Subjects/Keywords: Seismology  – Himalaya Mountains

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APA · Chicago · MLA · Vancouver · CSE | Export to Zotero / EndNote / Reference Manager

APA (6th Edition):

Monigle, P. W. (2014). Seismic wave attenuation of the crust and upper mantle in the Himalaya and South-Central Tibetan Plateau. (Doctoral Dissertation). Oregon State University. Retrieved from http://hdl.handle.net/1957/52296

Chicago Manual of Style (16th Edition):

Monigle, Patrick W. “Seismic wave attenuation of the crust and upper mantle in the Himalaya and South-Central Tibetan Plateau.” 2014. Doctoral Dissertation, Oregon State University. Accessed December 07, 2019. http://hdl.handle.net/1957/52296.

MLA Handbook (7th Edition):

Monigle, Patrick W. “Seismic wave attenuation of the crust and upper mantle in the Himalaya and South-Central Tibetan Plateau.” 2014. Web. 07 Dec 2019.

Vancouver:

Monigle PW. Seismic wave attenuation of the crust and upper mantle in the Himalaya and South-Central Tibetan Plateau. [Internet] [Doctoral dissertation]. Oregon State University; 2014. [cited 2019 Dec 07]. Available from: http://hdl.handle.net/1957/52296.

Council of Science Editors:

Monigle PW. Seismic wave attenuation of the crust and upper mantle in the Himalaya and South-Central Tibetan Plateau. [Doctoral Dissertation]. Oregon State University; 2014. Available from: http://hdl.handle.net/1957/52296


Oregon State University

3. Carpenter, N. Seth. South-central Tibetan seismicity recorded by HiCLIMB seismic array.

Degree: MS, Geophysics, 2010, Oregon State University

The Hi-CLIMB seismic experiment (2002-2005) operated 233 sites along an 800-km long north-south array extending from the Himalayan foreland into the Central Tibetan Plateau and a flanking 350x350 km lateral array in southern Tibet and eastern Nepal. Data from the experiment’s second phase (June 2004 to August 2005), when stations operated in Tibet, were used to locate earthquakes in south-central Tibet, a region with no permanent seismic network and where little is known about its seismicity. The Antelope software package (Boulder Real Time Technologies) was used for automatic event detection and event-arrival association. The automated processing and arrival association produced a weekly average of roughly 1,700 declared events from local to teleseismic distances, totaling over 109,000 for the span of the project. The large database size rendered manual inspection unfeasible and automated post-processing modules were developed to weed out spurious detections and erroneous phase and event associations, which stemmed, e.g., from multiple coincident earthquakes within the array or misplaced seismicity from the great 2004 Sumatra earthquake. The resulting database contains more than 22,500 events within the local area, ~8,000 of those were located with 25 or more arrivals. Seismicity in this high-quality subset correlates well with mapped faults and structures observed in satellite imagery. The quality of the locations is confirmed by comparison with manually-located earthquakes, comparison with InSAR data, and by depth-distributions for a very-high subset of events that matches distributions observed by previous studies using manually-picked arrivals. Seismicity in south-central Tibet is intense north of the Yarlung-Tsangpo Suture. The majority of seismicity, 78% of events, occurred in the Lhasa Terrane mainly along north-south trending rifts. Seismicity in the Qiangtang Terrane accounts for more than 16% of activity. In the Tethyan Himalaya, south of the Yarlong Tsangpo Suture, just over 5% of events occurred. The majority of seismicity is in the upper crust but some earthquakes occurred at depths near the Moho, particularly in southern Tibet where deep events have previously been observed. Advisors/Committee Members: Nabelek, John L. (advisor), Braunmiller, Jochen (committee member).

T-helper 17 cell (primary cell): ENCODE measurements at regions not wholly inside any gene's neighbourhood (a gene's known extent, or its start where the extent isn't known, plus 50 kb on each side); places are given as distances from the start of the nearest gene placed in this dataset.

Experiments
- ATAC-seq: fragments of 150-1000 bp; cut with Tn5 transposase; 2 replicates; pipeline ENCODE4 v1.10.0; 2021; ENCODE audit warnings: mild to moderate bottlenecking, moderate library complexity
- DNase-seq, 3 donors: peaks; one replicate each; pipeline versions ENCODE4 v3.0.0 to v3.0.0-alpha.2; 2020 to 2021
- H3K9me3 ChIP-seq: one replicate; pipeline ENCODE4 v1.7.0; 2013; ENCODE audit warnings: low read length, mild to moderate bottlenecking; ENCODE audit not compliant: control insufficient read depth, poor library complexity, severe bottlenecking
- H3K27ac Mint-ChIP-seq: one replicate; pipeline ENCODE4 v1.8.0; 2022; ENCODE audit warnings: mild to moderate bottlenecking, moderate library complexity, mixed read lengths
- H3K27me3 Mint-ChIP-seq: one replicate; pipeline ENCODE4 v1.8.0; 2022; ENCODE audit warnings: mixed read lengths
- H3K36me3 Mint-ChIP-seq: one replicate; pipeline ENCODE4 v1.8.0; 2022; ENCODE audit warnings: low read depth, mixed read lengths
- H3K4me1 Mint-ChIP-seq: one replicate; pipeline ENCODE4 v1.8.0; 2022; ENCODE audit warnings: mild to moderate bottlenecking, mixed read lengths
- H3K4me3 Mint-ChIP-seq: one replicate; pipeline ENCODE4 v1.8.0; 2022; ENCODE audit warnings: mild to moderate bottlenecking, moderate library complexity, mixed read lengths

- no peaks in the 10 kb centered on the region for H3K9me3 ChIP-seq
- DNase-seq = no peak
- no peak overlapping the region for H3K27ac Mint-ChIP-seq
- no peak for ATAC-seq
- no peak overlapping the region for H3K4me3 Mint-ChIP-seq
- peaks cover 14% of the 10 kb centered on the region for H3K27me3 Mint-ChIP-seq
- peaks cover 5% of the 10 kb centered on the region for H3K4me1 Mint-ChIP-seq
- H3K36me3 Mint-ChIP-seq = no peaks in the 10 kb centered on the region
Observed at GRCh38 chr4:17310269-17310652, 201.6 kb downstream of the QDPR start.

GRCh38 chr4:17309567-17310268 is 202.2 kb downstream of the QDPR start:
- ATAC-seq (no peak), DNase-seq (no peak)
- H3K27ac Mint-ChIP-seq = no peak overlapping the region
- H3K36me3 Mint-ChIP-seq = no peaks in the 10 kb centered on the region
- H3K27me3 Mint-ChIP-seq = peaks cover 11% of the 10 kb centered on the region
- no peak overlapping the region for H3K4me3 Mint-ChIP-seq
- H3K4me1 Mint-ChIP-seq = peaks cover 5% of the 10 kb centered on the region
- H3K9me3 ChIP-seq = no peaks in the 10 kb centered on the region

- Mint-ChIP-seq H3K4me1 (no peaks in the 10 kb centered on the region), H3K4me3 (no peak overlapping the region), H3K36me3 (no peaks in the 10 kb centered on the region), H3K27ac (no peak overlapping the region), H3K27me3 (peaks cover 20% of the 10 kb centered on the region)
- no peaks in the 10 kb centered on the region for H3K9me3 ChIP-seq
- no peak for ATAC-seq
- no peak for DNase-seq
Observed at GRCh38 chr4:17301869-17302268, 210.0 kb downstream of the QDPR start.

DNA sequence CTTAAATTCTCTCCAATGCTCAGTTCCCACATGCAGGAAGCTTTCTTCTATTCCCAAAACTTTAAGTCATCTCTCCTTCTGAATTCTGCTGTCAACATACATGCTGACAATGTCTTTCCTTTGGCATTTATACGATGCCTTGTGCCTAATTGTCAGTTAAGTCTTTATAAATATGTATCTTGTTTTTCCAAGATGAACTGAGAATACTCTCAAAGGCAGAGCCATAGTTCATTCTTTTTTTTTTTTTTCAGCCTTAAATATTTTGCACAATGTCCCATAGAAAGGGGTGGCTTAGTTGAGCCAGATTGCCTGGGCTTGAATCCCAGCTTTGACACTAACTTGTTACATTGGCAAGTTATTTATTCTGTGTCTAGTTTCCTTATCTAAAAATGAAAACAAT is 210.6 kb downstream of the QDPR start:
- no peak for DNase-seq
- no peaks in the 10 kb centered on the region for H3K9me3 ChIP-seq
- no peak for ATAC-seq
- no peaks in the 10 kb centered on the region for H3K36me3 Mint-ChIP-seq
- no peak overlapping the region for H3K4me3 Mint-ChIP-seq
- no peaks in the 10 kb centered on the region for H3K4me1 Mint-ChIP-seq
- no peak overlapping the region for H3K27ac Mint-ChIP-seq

Subjects/Keywords: Tibet seismicity; Seismology  – China  – Tibet

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APA · Chicago · MLA · Vancouver · CSE | Export to Zotero / EndNote / Reference Manager

APA (6th Edition):

Carpenter, N. S. (2010). South-central Tibetan seismicity recorded by HiCLIMB seismic array. (Masters Thesis). Oregon State University. Retrieved from http://hdl.handle.net/1957/19014

Chicago Manual of Style (16th Edition):

Carpenter, N Seth. “South-central Tibetan seismicity recorded by HiCLIMB seismic array.” 2010. Masters Thesis, Oregon State University. Accessed December 07, 2019. http://hdl.handle.net/1957/19014.

MLA Handbook (7th Edition):

Carpenter, N Seth. “South-central Tibetan seismicity recorded by HiCLIMB seismic array.” 2010. Web. 07 Dec 2019.

Vancouver:

Carpenter NS. South-central Tibetan seismicity recorded by HiCLIMB seismic array. [Internet] [Masters thesis]. Oregon State University; 2010. [cited 2019 Dec 07]. Available from: http://hdl.handle.net/1957/19014.

Council of Science Editors:

Carpenter NS. South-central Tibetan seismicity recorded by HiCLIMB seismic array. [Masters Thesis]. Oregon State University; 2010. Available from: http://hdl.handle.net/1957/19014